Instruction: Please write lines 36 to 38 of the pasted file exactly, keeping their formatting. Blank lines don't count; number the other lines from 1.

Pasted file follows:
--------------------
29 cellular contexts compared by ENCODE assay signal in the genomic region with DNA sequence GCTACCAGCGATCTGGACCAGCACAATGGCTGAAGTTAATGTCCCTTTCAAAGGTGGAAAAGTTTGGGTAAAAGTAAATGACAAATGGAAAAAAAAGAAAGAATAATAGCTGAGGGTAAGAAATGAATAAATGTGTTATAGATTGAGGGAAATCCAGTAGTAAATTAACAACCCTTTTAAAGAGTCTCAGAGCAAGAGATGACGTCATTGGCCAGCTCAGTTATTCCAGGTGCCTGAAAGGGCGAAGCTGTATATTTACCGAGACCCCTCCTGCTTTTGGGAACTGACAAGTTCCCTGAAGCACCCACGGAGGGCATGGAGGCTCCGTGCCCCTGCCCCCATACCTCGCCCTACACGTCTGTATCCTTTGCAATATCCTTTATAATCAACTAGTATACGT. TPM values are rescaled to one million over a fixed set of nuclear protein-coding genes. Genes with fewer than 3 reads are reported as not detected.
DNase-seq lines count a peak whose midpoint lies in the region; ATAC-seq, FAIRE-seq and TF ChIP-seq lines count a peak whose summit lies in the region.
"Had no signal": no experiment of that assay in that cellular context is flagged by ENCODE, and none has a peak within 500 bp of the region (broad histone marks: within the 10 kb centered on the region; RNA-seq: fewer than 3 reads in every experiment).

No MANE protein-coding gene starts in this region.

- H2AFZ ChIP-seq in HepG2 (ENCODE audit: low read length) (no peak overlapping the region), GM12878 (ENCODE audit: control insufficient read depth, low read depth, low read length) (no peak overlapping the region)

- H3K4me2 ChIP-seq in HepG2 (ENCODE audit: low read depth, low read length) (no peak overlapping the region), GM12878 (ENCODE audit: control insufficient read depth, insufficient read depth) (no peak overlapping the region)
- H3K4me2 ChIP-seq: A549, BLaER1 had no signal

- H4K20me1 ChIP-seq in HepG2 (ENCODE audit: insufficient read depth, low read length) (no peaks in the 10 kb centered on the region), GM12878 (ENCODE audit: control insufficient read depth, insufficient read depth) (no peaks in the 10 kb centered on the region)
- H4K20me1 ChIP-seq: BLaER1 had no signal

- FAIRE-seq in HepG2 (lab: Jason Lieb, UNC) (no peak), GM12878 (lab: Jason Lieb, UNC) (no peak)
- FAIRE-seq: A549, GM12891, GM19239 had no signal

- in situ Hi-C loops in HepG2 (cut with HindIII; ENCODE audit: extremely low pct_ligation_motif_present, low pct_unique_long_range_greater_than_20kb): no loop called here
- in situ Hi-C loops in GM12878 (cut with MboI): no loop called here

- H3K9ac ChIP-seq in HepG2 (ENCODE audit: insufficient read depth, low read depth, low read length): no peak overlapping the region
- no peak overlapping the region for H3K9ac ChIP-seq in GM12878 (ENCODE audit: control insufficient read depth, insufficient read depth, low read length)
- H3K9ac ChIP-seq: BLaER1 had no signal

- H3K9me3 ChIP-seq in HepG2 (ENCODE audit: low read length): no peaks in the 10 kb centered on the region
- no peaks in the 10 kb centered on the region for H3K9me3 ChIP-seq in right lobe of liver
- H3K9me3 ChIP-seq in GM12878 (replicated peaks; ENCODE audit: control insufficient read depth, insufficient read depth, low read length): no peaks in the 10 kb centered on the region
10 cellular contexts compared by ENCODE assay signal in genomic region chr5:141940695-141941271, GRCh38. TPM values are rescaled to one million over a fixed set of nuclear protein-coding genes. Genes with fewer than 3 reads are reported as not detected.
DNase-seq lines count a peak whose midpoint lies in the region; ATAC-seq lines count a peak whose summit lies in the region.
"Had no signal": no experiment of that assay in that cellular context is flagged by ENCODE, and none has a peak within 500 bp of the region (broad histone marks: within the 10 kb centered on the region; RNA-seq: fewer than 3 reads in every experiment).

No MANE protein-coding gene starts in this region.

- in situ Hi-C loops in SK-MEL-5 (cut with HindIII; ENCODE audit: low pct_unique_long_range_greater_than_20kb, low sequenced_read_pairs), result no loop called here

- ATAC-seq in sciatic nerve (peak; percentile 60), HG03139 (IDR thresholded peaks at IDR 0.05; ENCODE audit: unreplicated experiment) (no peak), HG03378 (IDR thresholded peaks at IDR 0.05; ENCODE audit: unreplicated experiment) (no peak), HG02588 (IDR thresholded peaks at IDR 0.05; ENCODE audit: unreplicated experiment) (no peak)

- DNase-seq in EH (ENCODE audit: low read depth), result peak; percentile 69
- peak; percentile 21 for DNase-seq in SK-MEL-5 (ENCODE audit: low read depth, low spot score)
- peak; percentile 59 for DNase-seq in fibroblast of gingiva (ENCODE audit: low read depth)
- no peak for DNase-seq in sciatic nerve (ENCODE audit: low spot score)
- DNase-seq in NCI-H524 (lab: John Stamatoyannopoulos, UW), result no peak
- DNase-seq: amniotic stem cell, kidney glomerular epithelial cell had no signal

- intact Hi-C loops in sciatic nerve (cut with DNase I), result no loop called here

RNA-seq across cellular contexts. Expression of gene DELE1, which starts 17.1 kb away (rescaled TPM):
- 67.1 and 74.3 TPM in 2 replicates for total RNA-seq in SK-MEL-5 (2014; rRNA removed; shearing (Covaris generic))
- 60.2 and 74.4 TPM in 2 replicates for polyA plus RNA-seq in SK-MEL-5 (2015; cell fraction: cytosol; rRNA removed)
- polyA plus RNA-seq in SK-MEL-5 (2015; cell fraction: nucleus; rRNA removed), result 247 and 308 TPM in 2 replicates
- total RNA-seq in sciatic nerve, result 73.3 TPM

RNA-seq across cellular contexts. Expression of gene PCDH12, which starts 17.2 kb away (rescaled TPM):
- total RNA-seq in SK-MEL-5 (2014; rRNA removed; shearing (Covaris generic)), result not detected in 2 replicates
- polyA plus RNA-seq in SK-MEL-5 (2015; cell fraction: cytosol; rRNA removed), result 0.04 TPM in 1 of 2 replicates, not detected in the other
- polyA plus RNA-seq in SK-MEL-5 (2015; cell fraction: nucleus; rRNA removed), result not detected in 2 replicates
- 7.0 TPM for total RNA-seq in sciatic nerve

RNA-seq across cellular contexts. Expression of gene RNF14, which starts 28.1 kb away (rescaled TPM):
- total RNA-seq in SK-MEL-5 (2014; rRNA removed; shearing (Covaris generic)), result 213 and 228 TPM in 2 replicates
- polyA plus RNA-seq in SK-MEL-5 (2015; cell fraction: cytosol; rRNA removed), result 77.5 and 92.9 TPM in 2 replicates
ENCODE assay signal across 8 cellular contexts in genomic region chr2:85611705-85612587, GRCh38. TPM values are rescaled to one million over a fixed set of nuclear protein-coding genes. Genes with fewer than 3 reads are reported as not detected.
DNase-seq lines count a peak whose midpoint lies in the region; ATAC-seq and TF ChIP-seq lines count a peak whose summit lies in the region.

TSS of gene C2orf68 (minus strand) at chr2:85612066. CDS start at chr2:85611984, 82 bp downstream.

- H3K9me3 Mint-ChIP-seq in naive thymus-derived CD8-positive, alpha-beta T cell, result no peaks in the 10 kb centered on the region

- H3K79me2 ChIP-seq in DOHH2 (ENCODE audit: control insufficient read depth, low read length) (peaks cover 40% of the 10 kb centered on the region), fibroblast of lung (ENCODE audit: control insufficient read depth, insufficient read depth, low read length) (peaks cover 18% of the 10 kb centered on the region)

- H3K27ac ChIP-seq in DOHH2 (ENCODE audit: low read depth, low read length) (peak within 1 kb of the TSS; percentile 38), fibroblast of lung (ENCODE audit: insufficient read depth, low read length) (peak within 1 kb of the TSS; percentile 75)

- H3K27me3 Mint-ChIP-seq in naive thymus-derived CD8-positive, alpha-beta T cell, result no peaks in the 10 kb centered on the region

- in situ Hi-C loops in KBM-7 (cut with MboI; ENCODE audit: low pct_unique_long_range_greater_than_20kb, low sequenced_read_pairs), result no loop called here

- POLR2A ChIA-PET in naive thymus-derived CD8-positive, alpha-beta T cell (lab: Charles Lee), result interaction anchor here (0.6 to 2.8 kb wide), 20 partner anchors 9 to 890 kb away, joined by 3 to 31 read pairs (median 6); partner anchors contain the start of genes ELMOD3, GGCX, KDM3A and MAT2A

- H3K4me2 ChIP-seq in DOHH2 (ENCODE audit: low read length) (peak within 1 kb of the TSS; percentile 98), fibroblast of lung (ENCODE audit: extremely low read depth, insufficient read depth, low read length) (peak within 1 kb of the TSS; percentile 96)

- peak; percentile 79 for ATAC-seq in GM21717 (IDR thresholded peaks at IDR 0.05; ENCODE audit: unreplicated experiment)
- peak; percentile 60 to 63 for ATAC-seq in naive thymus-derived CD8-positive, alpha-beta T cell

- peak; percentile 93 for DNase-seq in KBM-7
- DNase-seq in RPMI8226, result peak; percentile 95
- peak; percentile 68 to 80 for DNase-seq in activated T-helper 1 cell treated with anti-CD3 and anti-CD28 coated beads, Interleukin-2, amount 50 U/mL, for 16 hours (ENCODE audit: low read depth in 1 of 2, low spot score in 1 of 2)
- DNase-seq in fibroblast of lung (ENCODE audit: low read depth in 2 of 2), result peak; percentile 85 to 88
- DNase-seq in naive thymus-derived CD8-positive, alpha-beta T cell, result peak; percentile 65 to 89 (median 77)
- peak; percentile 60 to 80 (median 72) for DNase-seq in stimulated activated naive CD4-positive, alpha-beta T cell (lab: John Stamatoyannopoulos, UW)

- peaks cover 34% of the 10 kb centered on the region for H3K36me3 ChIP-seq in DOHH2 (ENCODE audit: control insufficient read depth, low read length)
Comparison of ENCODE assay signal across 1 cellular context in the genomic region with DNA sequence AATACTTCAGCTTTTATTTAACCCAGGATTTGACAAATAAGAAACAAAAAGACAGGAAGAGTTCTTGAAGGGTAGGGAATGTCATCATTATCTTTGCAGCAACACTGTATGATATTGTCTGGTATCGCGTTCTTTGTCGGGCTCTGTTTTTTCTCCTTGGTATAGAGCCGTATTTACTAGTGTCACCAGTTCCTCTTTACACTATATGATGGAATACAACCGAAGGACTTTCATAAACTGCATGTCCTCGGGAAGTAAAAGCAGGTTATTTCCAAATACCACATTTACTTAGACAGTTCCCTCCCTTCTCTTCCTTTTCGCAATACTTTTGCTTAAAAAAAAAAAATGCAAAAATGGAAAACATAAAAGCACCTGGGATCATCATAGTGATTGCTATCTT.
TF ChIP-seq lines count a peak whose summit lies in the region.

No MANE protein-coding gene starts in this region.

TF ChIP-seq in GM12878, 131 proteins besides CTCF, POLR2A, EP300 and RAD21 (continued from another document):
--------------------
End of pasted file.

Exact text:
- polyA plus RNA-seq in SK-MEL-5 (2015; cell fraction: nucleus; rRNA removed), result 247 and 308 TPM in 2 replicates
- total RNA-seq in sciatic nerve, result 73.3 TPM

RNA-seq across cellular contexts. Expression of gene PCDH12, which starts 17.2 kb away (rescaled TPM):